Fortunately, several approaches have proven effective to help you get back to sleep.

Tips From Matthew Walker

1. Get out of bed
If you are having trouble falling asleep for more than 15 minutes, he suggests getting out of bed so your brain doesn’t associate that as the place where you don’t sleep. He recommends going to a dim room to read a book—no digital devices, no screens. When you get sleepy again, go back to bed.

2. Meditate
Scientific data supports meditation as a powerful tool for falling asleep and getting back to sleep. Meditation can be as simple as paying attention to your breathing.

3. Keep it cool
Sleep in a cool room if you can; a temperature of around 68 degrees is ideal.

Visit Matthew’s website to learn more about the importance of sleep, and how to get more of it.

Tips From Michael Breus

4. Realize that how you spend your day impacts your night
Think of consistent attention to relaxation as a round-the-clock investment in your nightly sleep. Are you drinking excessive caffeine in the afternoon? Watching a scary movie right before bed? Expect to see an affect on your sleep.

5. Use self-directed phrases that promote relaxation
Quietly or silently repeat words or phrases such as “I feel supremely calm” that cultivate sensations of warmth and heaviness in different regions of the body.

6. Try 4-7-8 breathing
Inhale for four seconds, hold breath for seven seconds, exhale slowly for eight seconds. Repeat several times. “A long slow exhale has a meditative quality to it that is inherently relaxing,” he says.

7. Use visual imagery
Imagine yourself on a restful journey — such as floating peacefully in a calm ocean, being rocked by gentle waves and caressed by a warm breeze. This can help separate you from a stressful day.

8. Try progressive relaxation
Working with one area of the body at a time, tense and then relax each muscle group from your toes to the top of your head. As you do this, be aware of what your body feels like when it is relaxed.

Visit Michael’s website to find more advice for getting to sleep, articles, apps and more.

Sandra Bilbray is a contributing editor for Live Happy, and the CEO and owner of

This week’s #HappyActs: Hugs, heroes and hope

By | Personal Development

It’s the last week of Happiness Month, but we hope you have been inspired to continue practicing Happy Acts all year long!

This week’s #Happy Acts

Monday: Tag Your Happiness Hero
A teacher who inspired you. A parent who uplifts you. A friend who has kept a positive attitude through the toughest of times. If someone makes you happy, let them know it!

Tuesday: Hug it Out
Everyone needs a hug sometimes. So give someone (preferably not a stranger) a hug to show you care!

Wednesday: Paint Positivity on a Stone
Unleash your inner artist and paint a stone with an image that evokes happiness. Keep it on your desk, share it with a friend or put it in your garden for a reminder to stay positive.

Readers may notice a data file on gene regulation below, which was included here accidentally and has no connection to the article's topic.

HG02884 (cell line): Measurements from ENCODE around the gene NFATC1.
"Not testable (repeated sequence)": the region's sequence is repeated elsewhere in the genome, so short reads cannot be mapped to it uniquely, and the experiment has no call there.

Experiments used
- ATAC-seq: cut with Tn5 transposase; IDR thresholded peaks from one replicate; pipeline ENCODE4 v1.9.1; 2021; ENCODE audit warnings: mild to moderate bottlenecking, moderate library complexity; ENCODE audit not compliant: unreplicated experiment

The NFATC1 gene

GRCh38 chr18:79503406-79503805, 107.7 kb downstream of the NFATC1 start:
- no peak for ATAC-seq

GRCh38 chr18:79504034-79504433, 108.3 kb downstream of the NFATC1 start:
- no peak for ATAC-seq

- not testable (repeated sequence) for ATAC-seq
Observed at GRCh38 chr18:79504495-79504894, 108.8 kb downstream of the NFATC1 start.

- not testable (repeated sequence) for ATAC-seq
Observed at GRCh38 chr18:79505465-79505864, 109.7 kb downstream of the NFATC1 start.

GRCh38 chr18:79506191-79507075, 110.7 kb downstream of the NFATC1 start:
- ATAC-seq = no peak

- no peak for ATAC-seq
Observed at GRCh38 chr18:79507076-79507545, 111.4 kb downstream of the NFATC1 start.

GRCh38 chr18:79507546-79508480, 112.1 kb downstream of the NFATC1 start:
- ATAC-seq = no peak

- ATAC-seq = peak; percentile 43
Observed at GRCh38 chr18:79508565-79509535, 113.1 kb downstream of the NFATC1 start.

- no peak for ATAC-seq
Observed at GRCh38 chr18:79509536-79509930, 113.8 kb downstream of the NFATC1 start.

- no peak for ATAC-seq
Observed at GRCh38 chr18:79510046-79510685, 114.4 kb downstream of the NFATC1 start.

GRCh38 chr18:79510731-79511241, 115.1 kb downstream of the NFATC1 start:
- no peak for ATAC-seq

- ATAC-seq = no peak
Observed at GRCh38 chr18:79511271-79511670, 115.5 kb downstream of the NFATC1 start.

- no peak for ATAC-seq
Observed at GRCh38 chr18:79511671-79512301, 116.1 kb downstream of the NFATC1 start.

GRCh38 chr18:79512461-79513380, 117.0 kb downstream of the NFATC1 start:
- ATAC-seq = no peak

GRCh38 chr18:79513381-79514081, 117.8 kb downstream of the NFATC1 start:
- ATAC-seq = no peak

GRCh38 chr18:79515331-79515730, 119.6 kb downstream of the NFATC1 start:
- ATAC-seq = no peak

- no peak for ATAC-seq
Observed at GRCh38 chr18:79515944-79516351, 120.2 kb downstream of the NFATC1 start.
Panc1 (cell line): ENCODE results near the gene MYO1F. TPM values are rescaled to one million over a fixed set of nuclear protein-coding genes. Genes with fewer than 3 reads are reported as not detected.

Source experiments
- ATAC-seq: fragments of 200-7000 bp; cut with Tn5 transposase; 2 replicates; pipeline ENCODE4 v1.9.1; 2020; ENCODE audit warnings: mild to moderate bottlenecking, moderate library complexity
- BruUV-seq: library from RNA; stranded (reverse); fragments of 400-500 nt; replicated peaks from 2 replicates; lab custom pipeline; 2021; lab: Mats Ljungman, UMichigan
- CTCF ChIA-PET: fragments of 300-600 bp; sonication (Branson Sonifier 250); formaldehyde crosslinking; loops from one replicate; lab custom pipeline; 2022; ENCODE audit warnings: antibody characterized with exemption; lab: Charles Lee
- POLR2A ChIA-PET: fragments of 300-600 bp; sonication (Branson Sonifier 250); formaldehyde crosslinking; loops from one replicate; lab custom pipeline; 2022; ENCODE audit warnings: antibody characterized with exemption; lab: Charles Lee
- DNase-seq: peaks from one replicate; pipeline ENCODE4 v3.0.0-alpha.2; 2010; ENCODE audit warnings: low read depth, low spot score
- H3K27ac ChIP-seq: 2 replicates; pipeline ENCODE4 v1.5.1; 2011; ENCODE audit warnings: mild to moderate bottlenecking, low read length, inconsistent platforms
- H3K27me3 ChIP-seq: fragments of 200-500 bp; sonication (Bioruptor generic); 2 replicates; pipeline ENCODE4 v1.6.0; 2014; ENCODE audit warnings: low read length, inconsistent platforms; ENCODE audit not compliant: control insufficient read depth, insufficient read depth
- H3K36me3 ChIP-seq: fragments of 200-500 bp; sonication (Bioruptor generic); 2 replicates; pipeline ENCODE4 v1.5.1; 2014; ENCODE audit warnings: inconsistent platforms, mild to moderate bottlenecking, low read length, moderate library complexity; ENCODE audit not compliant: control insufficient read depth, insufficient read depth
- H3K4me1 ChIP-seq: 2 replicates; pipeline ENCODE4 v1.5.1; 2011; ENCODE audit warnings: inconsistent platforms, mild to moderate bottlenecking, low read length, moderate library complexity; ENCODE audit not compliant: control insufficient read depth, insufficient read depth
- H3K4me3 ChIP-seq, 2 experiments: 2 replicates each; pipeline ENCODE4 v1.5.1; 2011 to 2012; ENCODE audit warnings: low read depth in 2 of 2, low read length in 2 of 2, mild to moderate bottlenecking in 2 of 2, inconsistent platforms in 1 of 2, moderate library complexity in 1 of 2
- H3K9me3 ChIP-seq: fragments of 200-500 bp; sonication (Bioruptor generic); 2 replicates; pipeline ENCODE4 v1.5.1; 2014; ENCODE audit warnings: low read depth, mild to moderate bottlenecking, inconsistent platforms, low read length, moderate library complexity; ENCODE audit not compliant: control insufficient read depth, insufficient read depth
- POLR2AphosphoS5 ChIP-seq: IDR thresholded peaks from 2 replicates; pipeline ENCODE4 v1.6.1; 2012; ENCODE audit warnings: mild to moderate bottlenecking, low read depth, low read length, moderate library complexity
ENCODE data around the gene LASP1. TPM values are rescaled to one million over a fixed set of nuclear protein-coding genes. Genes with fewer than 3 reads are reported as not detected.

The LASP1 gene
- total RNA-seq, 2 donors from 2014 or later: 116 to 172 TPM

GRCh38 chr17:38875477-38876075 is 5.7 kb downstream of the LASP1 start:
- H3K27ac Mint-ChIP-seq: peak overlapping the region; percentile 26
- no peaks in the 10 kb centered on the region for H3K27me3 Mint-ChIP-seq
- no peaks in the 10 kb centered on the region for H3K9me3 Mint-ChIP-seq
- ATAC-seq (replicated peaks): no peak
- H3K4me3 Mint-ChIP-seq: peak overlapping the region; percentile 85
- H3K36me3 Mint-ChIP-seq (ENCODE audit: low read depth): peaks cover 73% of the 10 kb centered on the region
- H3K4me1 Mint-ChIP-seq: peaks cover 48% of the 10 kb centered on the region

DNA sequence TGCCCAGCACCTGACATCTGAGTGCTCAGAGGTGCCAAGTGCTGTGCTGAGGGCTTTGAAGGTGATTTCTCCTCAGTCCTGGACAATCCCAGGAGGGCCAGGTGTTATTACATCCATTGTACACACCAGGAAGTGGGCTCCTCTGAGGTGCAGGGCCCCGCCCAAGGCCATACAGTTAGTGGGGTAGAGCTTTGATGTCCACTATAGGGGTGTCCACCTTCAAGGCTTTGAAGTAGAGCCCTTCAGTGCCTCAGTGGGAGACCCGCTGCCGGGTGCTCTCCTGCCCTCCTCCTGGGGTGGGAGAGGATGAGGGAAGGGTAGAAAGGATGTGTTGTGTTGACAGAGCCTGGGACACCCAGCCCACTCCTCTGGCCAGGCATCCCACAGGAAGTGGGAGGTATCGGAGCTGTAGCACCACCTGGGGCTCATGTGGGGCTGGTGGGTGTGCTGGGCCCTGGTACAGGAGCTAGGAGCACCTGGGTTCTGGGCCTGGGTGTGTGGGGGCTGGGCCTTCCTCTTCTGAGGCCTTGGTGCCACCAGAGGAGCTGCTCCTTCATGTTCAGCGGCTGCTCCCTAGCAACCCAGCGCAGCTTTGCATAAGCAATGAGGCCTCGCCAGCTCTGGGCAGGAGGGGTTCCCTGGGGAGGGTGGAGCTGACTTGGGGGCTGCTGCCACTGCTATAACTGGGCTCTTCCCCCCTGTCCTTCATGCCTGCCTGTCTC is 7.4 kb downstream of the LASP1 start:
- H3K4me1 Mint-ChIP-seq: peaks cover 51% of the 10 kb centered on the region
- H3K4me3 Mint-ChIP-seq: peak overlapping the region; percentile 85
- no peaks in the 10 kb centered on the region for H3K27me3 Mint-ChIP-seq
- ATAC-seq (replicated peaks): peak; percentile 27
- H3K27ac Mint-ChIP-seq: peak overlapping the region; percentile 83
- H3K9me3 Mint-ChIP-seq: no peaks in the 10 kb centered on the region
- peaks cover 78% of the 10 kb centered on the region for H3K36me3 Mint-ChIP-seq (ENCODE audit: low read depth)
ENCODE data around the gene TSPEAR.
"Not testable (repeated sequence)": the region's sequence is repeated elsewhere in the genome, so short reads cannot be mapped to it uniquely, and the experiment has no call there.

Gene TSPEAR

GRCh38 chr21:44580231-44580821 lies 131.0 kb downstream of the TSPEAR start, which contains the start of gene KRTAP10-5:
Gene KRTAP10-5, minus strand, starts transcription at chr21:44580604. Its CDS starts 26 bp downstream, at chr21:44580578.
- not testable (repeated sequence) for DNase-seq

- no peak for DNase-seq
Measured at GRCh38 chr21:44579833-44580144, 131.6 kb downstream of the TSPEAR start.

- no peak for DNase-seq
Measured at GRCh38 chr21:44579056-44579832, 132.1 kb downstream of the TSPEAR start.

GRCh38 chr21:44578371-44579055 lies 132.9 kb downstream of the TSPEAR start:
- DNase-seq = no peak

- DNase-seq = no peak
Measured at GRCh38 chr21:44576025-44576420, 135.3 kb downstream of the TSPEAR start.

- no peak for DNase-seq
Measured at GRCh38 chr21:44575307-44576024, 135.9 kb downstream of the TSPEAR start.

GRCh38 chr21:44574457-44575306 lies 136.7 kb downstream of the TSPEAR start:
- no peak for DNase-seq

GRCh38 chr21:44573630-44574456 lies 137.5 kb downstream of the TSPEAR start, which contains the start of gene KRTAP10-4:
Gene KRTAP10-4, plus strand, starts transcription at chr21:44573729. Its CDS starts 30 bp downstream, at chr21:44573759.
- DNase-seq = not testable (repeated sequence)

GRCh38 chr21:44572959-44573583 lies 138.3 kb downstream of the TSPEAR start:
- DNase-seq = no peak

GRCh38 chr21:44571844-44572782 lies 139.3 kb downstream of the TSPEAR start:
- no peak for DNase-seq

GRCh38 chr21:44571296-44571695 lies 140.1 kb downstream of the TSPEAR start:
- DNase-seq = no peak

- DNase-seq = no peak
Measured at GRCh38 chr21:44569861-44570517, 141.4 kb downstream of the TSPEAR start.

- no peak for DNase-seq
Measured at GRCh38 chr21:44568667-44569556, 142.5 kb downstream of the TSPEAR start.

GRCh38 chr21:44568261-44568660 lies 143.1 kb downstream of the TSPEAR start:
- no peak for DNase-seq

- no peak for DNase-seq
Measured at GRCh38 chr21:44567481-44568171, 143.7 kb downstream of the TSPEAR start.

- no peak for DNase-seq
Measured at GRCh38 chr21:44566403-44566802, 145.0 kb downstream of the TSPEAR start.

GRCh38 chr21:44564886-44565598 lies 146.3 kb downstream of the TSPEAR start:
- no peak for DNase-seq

Thursday: Donate Used Books
Schools are often looking for fresh reading material and some libraries will take donations. Do a good deed and clear some clutter at the same time!

Friday: Exercise Empathy
Do you ever catch yourself annoyed and starting a sentence with “Why can’t they just …”? Today, take a second to REALLY consider that why.

Saturday: Write a Hope Letter
Try out a new restaurant, or visit a local trade fair and check out the artisan offerings.

Keep the happiness going all year long with – your source for the latest ideas to make the world a happier place!

This week’s #HappyActs: Celebrate the big day with a Happiness Wall!

By | Personal Development

The International Day of Happiness is this week, so have fun celebrating! Make the month of happiness last by sharing Happy Acts all month long! Choose your favorites, or make a commitment to complete every Happy Act – the choice is yours!

This week’s #HappyActs

Monday: Make Someone Laugh

Everyone has someone that thinks they’re funny. Make their day!

Tuesday: Celebrate the International Day of Happiness

Thank you to everyone who contributed to a record number of Happiness Walls! Our last count was 675. What a happy world!

Wednesday: Forgive Someone

This is a chance at double happiness, because this will brighten your day and the day of the person you forgive.

Thursday: Call or Spend Time with a Family Member

Strong family ties have been proven to increase life expectancy, so here’s to your health!

Friday: Hang Out with your Pet

Make this an extra-special day. Buy your pet a special treat or toy, or maybe take an extra-long walk!

Saturday: Support Local

Try out a new restaurant, or visit a local trade fair and check out the artisan offerings.

Sunday: Write Your Partner a List of Things You Love About Them

Does their laugh make you smile? Are they good in the kitchen? Do they have good handwriting? Whether big or small, everyone loves knowing they’re appreciated.

Did you know that free stuff can make you happy? We’re giving you a free 31 Ideas for #HappyActs Calendar, Digital Wall Kit and a Printable Happiness Wall! Download them today to begin celebrating the International Day of Happiness in March at

Get creative to discover new possibilities

By | Personal Development

One of the definitions of creativity is “the ability to transcend traditional ideas, rules, patterns, relationships, or the like, and to create meaningful new ideas, forms, methods, interpretations, etc.; originality, progressiveness, or imagination.” That’s something our world desperately needs! Thankfully, creative ability doesn’t belong to the select few.